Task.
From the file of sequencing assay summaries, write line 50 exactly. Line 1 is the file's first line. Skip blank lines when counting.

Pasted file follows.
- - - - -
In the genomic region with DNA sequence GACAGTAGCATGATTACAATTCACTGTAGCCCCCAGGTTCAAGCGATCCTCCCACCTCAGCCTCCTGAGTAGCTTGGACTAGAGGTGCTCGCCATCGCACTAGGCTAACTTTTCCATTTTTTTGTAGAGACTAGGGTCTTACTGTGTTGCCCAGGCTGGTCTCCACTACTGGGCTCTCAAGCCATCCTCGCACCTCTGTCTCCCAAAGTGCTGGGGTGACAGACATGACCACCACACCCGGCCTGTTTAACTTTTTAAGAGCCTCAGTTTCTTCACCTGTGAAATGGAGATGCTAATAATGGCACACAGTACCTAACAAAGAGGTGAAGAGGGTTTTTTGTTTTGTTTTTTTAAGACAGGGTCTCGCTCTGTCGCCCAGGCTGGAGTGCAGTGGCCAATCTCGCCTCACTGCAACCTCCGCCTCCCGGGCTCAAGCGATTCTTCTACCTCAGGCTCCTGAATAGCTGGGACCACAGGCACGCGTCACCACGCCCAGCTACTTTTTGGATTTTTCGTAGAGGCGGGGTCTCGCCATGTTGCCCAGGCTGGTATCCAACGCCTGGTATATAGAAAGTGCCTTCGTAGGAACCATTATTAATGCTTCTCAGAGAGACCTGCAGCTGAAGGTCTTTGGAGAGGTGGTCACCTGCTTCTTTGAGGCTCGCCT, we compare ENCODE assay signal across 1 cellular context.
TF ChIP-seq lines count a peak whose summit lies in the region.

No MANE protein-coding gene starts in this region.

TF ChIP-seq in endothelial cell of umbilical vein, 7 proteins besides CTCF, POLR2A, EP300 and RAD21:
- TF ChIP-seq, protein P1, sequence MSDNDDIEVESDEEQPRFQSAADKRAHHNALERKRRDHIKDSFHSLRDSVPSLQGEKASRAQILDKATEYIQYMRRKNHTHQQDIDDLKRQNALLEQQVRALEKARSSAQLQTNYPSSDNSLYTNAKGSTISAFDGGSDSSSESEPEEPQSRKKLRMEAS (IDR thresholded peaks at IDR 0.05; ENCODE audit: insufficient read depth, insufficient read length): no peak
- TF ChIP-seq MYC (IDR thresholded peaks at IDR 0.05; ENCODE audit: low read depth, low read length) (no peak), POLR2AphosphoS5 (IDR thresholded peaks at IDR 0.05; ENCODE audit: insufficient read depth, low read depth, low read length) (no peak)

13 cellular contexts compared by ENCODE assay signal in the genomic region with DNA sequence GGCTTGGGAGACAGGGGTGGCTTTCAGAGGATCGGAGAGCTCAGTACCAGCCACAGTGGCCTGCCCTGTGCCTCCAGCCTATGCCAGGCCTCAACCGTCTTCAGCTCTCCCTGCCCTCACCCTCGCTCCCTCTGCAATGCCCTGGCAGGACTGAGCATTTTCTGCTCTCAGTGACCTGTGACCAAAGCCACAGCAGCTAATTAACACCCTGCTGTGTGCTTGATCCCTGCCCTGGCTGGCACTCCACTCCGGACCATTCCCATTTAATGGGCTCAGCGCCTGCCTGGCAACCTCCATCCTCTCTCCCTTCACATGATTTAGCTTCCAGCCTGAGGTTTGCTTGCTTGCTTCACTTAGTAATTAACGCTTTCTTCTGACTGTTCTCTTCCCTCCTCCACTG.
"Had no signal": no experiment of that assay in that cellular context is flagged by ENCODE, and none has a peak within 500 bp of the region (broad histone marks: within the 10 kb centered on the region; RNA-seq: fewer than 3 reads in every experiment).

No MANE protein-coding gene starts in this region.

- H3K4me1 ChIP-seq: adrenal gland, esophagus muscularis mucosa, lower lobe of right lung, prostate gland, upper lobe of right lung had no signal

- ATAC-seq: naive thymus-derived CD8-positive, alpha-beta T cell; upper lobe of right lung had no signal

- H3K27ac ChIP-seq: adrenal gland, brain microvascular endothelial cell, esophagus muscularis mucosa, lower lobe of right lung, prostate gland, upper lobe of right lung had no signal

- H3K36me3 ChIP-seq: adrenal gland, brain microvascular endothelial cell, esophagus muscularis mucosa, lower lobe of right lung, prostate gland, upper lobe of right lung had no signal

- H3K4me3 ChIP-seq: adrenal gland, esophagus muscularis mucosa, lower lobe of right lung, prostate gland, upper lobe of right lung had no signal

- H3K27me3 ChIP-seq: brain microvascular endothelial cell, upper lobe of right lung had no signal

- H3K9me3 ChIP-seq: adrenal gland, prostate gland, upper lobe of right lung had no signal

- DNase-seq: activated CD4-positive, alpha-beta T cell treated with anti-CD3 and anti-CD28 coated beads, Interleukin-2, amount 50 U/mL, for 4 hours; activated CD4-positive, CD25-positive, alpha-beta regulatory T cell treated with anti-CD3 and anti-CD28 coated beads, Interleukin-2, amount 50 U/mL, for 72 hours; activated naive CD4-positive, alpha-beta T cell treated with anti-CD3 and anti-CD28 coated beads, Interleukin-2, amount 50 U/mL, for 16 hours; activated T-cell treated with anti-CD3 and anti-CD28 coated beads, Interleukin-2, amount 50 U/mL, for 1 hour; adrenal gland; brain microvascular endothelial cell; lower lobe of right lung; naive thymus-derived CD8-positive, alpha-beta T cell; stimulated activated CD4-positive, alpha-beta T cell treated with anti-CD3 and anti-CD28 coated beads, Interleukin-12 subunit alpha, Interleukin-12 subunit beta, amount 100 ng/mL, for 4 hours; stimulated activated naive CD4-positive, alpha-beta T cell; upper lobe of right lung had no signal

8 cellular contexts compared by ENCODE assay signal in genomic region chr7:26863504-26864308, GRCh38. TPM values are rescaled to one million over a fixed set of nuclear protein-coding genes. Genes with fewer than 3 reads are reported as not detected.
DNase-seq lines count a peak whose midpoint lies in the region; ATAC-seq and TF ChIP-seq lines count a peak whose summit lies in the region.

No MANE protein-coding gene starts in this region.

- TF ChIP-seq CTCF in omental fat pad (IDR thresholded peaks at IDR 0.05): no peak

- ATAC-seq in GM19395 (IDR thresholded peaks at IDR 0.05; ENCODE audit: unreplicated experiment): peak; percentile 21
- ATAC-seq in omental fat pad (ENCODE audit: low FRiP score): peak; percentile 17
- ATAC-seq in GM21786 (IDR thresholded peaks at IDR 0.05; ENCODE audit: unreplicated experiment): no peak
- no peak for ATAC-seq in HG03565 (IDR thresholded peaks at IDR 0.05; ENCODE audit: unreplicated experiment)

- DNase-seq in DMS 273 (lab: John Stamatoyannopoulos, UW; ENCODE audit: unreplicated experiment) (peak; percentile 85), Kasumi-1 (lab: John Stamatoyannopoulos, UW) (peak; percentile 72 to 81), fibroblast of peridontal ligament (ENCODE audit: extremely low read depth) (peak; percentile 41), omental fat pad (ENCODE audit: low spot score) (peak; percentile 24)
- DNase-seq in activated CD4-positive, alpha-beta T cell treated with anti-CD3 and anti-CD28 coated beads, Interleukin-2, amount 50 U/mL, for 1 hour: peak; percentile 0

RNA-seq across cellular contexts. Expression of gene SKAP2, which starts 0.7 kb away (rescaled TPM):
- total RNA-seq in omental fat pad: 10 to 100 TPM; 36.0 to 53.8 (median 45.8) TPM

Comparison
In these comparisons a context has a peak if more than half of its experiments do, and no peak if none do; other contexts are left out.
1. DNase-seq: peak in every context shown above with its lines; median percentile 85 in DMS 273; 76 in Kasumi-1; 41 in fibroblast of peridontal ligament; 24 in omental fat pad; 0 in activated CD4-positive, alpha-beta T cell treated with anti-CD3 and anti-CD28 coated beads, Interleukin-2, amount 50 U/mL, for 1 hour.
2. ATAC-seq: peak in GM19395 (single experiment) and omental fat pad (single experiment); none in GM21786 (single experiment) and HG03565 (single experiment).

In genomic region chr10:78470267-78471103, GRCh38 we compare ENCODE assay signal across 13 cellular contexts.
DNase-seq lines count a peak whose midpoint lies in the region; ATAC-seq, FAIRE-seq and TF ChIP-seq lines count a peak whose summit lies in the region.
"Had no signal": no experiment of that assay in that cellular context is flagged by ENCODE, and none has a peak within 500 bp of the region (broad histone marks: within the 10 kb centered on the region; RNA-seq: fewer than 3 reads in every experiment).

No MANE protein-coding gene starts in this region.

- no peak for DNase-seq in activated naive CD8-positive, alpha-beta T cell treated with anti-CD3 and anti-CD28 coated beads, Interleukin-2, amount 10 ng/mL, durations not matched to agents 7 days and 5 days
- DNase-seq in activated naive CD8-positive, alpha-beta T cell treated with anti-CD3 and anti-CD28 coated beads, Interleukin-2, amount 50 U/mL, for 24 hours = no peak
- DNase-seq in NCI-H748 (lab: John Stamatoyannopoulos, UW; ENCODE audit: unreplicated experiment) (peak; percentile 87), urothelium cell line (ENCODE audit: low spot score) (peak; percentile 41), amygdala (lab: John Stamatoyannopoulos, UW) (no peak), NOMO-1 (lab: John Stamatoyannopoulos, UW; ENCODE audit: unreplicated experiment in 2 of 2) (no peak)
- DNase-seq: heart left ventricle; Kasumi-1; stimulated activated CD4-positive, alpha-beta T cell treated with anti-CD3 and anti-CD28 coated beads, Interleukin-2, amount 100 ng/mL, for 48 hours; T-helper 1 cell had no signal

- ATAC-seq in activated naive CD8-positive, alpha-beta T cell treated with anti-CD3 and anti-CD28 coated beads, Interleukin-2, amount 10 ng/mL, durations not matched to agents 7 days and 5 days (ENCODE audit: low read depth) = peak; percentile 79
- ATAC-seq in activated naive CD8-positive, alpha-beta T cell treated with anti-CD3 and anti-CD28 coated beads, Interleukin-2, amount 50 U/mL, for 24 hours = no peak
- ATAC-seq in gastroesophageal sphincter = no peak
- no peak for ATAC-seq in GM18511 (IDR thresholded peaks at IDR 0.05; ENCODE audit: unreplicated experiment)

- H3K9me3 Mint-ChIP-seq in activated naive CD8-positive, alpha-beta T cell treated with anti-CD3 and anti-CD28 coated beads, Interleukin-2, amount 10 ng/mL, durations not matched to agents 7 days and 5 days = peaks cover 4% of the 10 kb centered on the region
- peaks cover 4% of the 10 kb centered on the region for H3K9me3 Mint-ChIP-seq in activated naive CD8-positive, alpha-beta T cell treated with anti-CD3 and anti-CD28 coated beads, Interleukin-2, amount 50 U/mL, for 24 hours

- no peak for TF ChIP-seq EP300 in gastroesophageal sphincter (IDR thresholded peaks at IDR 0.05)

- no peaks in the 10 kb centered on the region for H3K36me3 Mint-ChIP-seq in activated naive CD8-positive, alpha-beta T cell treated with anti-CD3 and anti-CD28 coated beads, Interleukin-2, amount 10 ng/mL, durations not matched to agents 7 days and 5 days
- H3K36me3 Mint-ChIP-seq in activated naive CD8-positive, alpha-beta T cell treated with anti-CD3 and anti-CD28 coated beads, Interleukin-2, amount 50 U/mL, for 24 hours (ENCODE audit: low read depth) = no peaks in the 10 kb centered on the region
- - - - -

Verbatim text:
- H3K36me3 Mint-ChIP-seq in activated naive CD8-positive, alpha-beta T cell treated with anti-CD3 and anti-CD28 coated beads, Interleukin-2, amount 50 U/mL, for 24 hours (ENCODE audit: low read depth) = no peaks in the 10 kb centered on the region